SINGAPORE--Incubators in Asia are not proactive in helping foster an innovative culture, especially in early-stage, and are not specialized enough to focus on a single technology cateogory. They should also aid startups in striking the balance between earning a profit and making a social impact.
According to Johnsee Lee, chairman of developer center for Taiwan's Development Center for Biotechnology, incubation is currently at a "complicated" stage in the Asia-Pacific region. The center is a non-profit organization which aims to accelerate Taiwan's biotech and pharmaceutical development.
Speaking at a panel discussion at the National University of Singapore here Friday, Lee explained the commercialization of high-technology products typically takes a long time and many startups are still focused on product research and development in their early-stage. However, incubators do not provide adequate support to startups and are not "proactive" in these areas, he noted.
The role of an incubator goes beyond providing facilities for startups to develop their product, it also requires them to go out and identify good projects where the startup's products can be used, he explained. In Taiwan, for instance, incubation in biomedical science parks not only have laboratories for product development, but also facilities for toxic tests, clinical trials, along with legal and financial services to aid startups, Lee pointed out.
Another panelist on the forum, Chen Dongmin, dean of school of innovation and entrepreneuership at Peking University, added incubators in Asia were not specialized enough. Instead of incubators which specialize in various types of high-technology products, there should be incubators focused on specialized technology so they have the right resources and research to spur greater innovation, Chen noted.
In China, for example, there are incubators with experience to help startups specificially in pharmaceutical, biomedical, and rare earth research. Such specialized incubators are especially important to drive innovation in China, he pointed out.
According to a United Nations report released in July, Singapore ranked third as the world's most innovative countries while Hong Kong came in 6th and China 35th. The U.S. placed 10th.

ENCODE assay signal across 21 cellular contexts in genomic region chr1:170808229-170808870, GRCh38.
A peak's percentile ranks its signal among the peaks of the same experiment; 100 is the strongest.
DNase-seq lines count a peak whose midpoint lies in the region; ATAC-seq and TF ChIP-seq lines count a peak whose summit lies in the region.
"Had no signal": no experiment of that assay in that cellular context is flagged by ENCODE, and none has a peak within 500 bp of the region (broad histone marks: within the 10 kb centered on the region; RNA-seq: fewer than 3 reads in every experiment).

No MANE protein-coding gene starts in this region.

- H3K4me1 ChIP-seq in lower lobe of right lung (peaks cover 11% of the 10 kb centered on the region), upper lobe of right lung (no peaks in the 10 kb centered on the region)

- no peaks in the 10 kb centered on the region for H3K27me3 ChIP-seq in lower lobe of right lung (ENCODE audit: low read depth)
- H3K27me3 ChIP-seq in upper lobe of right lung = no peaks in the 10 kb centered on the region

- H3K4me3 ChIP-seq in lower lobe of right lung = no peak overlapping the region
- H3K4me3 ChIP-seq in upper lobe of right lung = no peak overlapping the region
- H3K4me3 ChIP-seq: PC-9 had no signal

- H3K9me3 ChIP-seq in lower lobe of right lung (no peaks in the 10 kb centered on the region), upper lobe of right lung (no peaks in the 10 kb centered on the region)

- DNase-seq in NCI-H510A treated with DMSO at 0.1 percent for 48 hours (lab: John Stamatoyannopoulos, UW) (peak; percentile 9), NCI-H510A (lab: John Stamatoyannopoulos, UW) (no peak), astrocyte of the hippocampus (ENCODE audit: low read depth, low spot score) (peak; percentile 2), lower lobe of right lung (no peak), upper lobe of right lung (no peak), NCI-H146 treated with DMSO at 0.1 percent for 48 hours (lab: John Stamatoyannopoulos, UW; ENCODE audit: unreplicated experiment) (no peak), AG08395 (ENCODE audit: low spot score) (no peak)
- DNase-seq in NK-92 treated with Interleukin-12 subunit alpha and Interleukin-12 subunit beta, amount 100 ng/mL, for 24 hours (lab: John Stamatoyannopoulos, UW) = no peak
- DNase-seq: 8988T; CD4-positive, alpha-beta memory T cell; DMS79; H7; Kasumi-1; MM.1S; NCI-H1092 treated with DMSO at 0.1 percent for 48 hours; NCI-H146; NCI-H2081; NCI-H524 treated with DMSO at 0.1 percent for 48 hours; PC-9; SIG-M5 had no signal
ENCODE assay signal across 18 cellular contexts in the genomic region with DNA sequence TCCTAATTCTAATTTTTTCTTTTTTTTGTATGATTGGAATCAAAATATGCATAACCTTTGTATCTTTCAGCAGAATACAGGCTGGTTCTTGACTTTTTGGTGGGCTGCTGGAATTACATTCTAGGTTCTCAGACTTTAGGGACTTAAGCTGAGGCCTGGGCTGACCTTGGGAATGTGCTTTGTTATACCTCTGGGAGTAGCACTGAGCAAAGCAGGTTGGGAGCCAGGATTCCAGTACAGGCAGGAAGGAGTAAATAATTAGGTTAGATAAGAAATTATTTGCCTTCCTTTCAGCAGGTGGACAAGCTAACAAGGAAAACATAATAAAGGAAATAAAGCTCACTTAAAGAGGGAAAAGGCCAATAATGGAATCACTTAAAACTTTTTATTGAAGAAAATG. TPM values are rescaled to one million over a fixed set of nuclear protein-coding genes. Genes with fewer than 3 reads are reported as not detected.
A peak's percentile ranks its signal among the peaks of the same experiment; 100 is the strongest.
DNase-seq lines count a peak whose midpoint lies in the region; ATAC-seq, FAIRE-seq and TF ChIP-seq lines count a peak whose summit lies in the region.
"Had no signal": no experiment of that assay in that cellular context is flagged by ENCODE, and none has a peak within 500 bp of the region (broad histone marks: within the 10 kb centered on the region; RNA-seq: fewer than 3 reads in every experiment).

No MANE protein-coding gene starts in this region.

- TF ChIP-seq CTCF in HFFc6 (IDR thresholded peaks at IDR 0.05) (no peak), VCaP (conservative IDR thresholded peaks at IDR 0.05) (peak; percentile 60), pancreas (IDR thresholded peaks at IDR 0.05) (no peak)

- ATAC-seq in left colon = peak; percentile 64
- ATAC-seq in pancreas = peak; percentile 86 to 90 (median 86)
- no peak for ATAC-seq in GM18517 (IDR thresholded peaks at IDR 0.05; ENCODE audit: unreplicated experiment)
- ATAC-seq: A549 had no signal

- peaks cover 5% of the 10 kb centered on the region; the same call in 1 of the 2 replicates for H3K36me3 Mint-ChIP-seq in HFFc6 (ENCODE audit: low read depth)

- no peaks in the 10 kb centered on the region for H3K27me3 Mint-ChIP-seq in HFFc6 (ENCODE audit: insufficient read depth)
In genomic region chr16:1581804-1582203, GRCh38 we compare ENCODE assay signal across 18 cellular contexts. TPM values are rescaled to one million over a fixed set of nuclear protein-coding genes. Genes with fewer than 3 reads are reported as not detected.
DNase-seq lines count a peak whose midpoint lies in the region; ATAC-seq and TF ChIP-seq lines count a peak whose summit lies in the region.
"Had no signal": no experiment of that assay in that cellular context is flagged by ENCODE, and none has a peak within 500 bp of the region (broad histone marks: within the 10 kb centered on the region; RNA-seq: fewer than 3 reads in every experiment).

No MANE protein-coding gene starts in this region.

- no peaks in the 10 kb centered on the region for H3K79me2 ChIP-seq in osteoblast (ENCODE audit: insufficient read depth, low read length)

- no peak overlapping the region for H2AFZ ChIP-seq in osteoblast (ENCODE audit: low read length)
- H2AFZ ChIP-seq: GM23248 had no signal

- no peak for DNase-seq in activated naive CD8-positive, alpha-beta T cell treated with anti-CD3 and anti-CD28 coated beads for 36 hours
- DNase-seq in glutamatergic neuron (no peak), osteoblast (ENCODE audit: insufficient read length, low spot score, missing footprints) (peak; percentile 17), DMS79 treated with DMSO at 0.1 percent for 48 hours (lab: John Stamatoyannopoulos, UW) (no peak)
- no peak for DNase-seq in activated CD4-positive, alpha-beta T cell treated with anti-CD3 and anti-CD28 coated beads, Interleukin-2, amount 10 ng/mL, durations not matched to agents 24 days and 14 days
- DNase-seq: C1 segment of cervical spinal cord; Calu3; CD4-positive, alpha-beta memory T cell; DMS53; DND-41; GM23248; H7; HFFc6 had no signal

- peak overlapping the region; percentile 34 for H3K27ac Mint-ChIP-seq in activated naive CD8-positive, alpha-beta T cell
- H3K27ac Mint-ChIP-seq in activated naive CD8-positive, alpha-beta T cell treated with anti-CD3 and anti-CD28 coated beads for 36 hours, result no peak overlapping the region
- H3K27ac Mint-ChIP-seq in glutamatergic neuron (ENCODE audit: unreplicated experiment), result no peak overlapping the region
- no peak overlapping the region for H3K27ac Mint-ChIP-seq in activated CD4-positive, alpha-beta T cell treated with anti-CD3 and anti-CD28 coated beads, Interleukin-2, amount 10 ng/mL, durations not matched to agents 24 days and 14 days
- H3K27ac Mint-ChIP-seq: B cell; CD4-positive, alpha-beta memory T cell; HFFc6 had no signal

The commercialization of high-tech products will bring big opportunities in Asia due to the region's large population and individuals with "high growth aspirations", observed Bernard Yeung, professor in finance and strategic management at NUS business school, who was also panelist.
Product without social impact not feasible
While it is important for entrepreneurs to spot opportunities in the potential markets to create their products, the social aspect must not be neglected, remarked Jesper Sørensen, professor of organization behavior at Stanford University's Graduate School of Business.
Products should not be created to simply make money and earn profits, but must also benefit society, or it will not be possible for startups to be sustainable in the long run, Sørensen noted.
His view was reinforced by Frank Levinson, founder and managing director of Small World Group, which invests in startups and non-profit ventures. Levinson said he would not invest in a product which was simply started to generate profits, without long-term impact to society, because there is "no way the product will be able to continue".
This is where incubators and investors can come in and educate budding startups, Vineet Rai, founder and CEO of India-based asset management firm, Aavishkaar Venture Management Service.
Startups, incubators, and investors can discuss and make decisions about the impact of their products on society, and harmonize both aspects of commercial and social returns, Rai noted. "Incubation and venture capitalism are not uniformed, you must find new ways to reach society with your technology, and deal with them," he said.